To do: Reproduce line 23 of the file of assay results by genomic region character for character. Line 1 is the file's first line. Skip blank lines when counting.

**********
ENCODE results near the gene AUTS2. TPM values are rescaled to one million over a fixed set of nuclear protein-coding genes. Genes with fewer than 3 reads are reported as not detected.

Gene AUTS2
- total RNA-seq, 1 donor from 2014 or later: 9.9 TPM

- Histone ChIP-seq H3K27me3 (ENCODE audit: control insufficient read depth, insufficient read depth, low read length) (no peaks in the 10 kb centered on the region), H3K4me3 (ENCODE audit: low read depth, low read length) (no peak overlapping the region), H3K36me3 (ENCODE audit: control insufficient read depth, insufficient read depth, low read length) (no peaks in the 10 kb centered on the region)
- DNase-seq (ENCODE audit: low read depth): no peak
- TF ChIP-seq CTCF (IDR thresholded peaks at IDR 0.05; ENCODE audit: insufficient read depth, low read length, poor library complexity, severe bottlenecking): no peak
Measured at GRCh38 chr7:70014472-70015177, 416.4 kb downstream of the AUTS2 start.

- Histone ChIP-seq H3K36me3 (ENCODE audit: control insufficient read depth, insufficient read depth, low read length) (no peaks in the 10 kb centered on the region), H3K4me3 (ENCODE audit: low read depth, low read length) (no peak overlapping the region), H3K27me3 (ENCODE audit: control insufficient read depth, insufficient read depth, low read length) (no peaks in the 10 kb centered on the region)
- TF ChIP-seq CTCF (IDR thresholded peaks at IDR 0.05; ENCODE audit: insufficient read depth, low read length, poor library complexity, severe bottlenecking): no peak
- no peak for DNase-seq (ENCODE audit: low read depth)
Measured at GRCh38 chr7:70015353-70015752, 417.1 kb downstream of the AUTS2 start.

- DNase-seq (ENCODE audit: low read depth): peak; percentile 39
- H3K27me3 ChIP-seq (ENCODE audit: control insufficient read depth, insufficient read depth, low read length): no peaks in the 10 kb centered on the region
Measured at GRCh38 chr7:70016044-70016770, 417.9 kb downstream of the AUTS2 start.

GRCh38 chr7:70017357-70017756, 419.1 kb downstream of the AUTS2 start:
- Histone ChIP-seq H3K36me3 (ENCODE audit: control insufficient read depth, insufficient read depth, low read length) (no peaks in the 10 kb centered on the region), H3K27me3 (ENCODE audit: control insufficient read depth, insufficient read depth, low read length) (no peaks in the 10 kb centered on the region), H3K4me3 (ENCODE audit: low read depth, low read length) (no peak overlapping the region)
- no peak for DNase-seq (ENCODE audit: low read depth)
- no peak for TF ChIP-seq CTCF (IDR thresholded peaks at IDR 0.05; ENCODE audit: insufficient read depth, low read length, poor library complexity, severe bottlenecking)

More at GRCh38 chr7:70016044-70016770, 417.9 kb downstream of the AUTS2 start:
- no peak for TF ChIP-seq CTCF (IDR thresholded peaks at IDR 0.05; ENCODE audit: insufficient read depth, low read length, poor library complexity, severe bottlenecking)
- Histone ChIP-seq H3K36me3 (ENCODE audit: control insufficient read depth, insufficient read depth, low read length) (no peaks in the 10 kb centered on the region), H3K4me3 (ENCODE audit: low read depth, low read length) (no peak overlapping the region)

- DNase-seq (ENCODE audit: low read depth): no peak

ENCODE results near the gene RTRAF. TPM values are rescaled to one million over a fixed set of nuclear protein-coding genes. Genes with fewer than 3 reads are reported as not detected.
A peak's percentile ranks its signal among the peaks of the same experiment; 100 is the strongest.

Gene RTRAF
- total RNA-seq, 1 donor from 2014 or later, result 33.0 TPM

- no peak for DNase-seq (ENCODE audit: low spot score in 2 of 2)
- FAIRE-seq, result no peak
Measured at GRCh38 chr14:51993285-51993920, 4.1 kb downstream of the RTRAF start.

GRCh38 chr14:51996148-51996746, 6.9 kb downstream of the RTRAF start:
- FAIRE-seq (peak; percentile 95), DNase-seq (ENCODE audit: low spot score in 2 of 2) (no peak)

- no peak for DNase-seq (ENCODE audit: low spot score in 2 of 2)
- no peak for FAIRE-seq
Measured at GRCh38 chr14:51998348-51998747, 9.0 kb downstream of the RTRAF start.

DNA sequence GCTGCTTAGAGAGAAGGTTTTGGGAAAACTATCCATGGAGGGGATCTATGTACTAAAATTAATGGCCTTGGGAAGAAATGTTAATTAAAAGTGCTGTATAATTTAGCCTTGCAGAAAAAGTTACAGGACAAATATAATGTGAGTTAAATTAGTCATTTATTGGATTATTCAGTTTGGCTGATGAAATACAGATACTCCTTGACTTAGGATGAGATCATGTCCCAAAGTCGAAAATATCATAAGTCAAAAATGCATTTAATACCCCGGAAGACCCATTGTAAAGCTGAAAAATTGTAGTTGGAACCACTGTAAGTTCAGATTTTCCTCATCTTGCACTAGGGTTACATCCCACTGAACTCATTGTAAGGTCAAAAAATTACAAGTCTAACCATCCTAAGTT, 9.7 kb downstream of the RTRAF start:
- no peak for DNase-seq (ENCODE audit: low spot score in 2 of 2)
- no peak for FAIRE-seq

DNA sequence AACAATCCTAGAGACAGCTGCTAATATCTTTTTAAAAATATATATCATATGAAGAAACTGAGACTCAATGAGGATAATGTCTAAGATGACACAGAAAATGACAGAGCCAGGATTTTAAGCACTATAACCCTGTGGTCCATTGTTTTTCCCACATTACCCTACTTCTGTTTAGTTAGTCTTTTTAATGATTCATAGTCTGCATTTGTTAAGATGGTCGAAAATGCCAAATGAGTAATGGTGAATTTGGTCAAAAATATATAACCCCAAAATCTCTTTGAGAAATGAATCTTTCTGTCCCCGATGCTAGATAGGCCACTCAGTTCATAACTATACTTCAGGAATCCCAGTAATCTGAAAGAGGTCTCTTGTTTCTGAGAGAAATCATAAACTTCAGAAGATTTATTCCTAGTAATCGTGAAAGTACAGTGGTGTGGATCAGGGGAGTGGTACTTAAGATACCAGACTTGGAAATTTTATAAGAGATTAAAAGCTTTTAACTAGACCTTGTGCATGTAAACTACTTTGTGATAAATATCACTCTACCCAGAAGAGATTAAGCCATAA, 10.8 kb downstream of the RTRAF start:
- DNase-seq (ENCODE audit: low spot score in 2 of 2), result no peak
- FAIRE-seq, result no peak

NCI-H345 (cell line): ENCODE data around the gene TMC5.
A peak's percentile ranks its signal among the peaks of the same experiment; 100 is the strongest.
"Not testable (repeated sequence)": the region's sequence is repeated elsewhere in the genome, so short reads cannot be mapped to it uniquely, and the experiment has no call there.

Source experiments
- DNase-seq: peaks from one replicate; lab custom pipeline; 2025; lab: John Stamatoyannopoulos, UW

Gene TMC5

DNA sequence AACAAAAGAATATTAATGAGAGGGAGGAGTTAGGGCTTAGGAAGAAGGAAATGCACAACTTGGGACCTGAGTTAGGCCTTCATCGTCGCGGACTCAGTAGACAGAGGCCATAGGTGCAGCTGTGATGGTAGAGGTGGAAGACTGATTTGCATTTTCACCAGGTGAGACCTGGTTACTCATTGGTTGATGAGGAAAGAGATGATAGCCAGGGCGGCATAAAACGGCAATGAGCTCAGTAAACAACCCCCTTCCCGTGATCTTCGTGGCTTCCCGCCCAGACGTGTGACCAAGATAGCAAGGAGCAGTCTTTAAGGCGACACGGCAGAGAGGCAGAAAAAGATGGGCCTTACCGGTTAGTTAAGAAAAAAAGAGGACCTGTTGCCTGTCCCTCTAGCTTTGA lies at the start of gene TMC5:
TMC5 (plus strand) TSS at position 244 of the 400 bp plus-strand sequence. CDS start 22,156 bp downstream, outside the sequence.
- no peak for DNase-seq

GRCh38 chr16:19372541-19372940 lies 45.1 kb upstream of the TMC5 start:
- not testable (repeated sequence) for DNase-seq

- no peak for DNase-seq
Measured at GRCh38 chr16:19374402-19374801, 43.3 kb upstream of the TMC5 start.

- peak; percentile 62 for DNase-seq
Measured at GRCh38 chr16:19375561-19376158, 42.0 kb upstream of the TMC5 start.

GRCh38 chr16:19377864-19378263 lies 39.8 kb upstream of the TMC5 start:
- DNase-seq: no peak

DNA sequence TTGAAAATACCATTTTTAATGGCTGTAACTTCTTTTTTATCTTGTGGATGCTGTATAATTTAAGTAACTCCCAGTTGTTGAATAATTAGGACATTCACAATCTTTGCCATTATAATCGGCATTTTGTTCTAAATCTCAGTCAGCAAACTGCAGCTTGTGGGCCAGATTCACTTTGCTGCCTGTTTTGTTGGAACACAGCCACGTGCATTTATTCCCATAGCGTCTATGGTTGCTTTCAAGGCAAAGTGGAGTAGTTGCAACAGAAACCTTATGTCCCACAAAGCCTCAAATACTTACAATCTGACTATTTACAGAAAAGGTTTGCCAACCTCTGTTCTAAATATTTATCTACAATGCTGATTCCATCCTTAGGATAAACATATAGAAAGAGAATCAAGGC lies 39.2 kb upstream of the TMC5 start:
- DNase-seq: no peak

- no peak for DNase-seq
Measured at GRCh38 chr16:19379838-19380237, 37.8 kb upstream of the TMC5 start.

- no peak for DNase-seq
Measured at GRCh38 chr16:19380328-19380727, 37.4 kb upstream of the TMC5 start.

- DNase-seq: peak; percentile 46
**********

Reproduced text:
ENCODE results near the gene RTRAF. TPM values are rescaled to one million over a fixed set of nuclear protein-coding genes. Genes with fewer than 3 reads are reported as not detected.